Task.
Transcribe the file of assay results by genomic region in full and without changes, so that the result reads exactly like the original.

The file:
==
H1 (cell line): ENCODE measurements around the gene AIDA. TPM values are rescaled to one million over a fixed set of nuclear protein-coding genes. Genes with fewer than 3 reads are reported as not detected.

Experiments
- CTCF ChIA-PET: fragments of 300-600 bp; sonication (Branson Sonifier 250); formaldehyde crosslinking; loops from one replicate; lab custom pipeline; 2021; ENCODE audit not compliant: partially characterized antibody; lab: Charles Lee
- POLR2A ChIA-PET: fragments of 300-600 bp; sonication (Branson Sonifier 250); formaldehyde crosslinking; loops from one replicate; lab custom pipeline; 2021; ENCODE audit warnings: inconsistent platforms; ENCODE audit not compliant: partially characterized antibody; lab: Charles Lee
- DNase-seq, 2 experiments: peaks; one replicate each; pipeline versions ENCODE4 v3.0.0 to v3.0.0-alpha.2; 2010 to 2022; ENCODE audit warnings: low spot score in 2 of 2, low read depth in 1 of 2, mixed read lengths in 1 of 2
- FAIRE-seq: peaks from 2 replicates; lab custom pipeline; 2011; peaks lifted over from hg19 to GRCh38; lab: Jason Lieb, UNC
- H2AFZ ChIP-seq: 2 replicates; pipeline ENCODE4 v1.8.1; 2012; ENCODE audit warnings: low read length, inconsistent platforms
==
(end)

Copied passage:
H1 (cell line): ENCODE measurements around the gene AIDA. TPM values are rescaled to one million over a fixed set of nuclear protein-coding genes. Genes with fewer than 3 reads are reported as not detected.

Experiments
- CTCF ChIA-PET: fragments of 300-600 bp; sonication (Branson Sonifier 250); formaldehyde crosslinking; loops from one replicate; lab custom pipeline; 2021; ENCODE audit not compliant: partially characterized antibody; lab: Charles Lee
- POLR2A ChIA-PET: fragments of 300-600 bp; sonication (Branson Sonifier 250); formaldehyde crosslinking; loops from one replicate; lab custom pipeline; 2021; ENCODE audit warnings: inconsistent platforms; ENCODE audit not compliant: partially characterized antibody; lab: Charles Lee
- DNase-seq, 2 experiments: peaks; one replicate each; pipeline versions ENCODE4 v3.0.0 to v3.0.0-alpha.2; 2010 to 2022; ENCODE audit warnings: low spot score in 2 of 2, low read depth in 1 of 2, mixed read lengths in 1 of 2
- FAIRE-seq: peaks from 2 replicates; lab custom pipeline; 2011; peaks lifted over from hg19 to GRCh38; lab: Jason Lieb, UNC
- H2AFZ ChIP-seq: 2 replicates; pipeline ENCODE4 v1.8.1; 2012; ENCODE audit warnings: low read length, inconsistent platforms